It’s been a long time since I posted but only because I have been ridiculously busy! I’m moving this weekend and so will be caught up a little longer, but I just had to share some exciting news. In September I entered an essay contest to attend an event in Washington, DC that is right up my alley and addresses, in my opinion, the interrelation of two of our hugest problems: reproductive health and environmental justice. The Amplify: One Voice Summit 2012, held in mid-November, will be a space for youth advocates to come together, discuss these issues, learn methods for activating change, and practice political involvement in the nation’s capital. I am honored and excited to be a recipient of the prize – free attendance to a program that, despite only being in its seventh year, I believe to be an innovative seed for the growing future of sustainability and human rights activism in the 21st century.
Ecological sustainability and family planning (or lack thereof) may not sound related, but they are actually intertwined in a very deep way that, unfortunately, has become something of a knotted tangle.
Food scarcity, water access, CO2 emissions, overpopulation, disease – these are all related issues. They are overwhelming and difficult problems that leave many of us feeling helpless at times. How are we supposed to address everything at once?
The beautiful part of this sad picture is that addressing any one of these issues helps the others improve. When women and families are able to time and space their children as their resources and personal health allow, children grow up in more stable homes, with food and water more equitably shared among community members. When women are not forced into unwanted pregnancies (for any number of reasons), they are better able to take care of their own and their children’s health, while balancing parenthood with their role in the community, be it working, studying, or creating. When sexual health is a topic of pride and curiosity, and not shame and confusion, generations of youth can better develop into responsible, independent adults. When fewer unwanted children are born, there are less state resources put into caring for them, less mouths to feed, and less energy required of households, decreasing financial and fossil fuel burdens. Likewise, when disease and health disparities are addressed with intergenerational training and community works, those same resources are distributed more efficiently, so that those in need have access to care without draining the system of finances and staff.
It isn’t easy. I would never say that. I would also never say that abortion and going childless are the only solutions to overpopulation, although the objective observer might dare to assume so. Indeed, as an aspiring midwife, isn’t it a little hypocritical of me to call myself an environmentalist and dare to point out overpopulation as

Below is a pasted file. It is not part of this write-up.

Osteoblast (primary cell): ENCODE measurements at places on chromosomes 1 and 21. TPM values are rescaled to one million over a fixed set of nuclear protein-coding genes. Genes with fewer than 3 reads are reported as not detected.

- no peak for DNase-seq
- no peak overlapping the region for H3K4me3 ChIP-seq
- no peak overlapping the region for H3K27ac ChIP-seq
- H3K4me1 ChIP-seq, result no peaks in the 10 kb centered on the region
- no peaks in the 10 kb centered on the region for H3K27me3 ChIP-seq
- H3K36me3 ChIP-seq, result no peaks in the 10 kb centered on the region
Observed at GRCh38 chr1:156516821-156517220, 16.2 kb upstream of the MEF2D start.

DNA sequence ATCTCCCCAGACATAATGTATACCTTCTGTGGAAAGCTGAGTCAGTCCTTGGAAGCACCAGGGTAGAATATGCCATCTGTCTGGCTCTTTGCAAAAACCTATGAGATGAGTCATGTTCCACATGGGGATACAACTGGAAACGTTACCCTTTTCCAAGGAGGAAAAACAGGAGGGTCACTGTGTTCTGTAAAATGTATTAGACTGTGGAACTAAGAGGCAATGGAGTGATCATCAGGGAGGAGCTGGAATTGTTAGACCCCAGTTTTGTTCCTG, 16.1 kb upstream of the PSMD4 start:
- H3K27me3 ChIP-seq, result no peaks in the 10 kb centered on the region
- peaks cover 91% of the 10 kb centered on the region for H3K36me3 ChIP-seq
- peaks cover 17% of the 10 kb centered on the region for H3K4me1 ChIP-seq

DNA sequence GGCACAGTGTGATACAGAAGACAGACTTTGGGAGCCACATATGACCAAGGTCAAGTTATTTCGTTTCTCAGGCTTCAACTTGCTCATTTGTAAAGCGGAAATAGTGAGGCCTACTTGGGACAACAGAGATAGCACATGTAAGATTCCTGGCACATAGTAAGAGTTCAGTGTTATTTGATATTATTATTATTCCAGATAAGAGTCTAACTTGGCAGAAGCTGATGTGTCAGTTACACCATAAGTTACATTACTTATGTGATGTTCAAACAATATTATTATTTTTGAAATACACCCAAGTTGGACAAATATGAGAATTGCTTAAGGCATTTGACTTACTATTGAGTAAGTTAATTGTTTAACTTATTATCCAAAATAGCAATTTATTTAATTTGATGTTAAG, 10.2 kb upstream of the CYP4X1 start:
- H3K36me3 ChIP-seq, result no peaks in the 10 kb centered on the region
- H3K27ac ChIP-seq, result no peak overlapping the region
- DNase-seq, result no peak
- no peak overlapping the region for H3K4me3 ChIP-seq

a real problem THE problem of our times?
No, it’s not. Because people will never stop having children – if we did, none of these problems would really matter, because we’d all be gone in a hundred years or so. But I DO believe that comprehensive care, including the midwifery model of birth and pregnancy care, as well as the low-intervention/technology methods that come with it, are a boon to healthy family planning, ecological consciousness, and cutting costs. On a more abstract level, I believe that skillful midwifery and natural childbirth encourage families to interact with their bodies and Nature in ways that re-awaken individual appreciation for the world we do have, and inspire lifestyle habits – like organic food consumption (i.e. non-pesticide products), natural and re-usable products (like cloth, non-irritating diapers), and active lifestyles (a walk in your local state park) – that naturally lead to more environmentally sound ways of being. This isn’t to say that every midwife-client relationship results in an organic crunchy momma or a conversion to minimalist lifestyles, but ideally, the health benefits of these activities during pregnancy stick with parents as they raise their children, leading to more globally and ecologically conscious families.*
It’s not a straight shot and I’m still figuring out how to articulate these connections. That is why I am so unbelievably happy to be meeting other like-minded young people in November. Please check out the Summit and it’s organizers and consider attending! Below I have included the essay that became my ticket 🙂
Young people are passionate advocates when given the guidance and tools to act. Doing HIV/AIDS outreach showed me that teens are extremely dedicated to preserving community health – they share statistics with families, compassionately relate personal stories, and encourage responsible choices among their peers. As a student midwife, I see that young women view their reproductive choices as more than just biological; family planning decisions are reflections of personal values and they realize that their individual lives are an example for others to follow.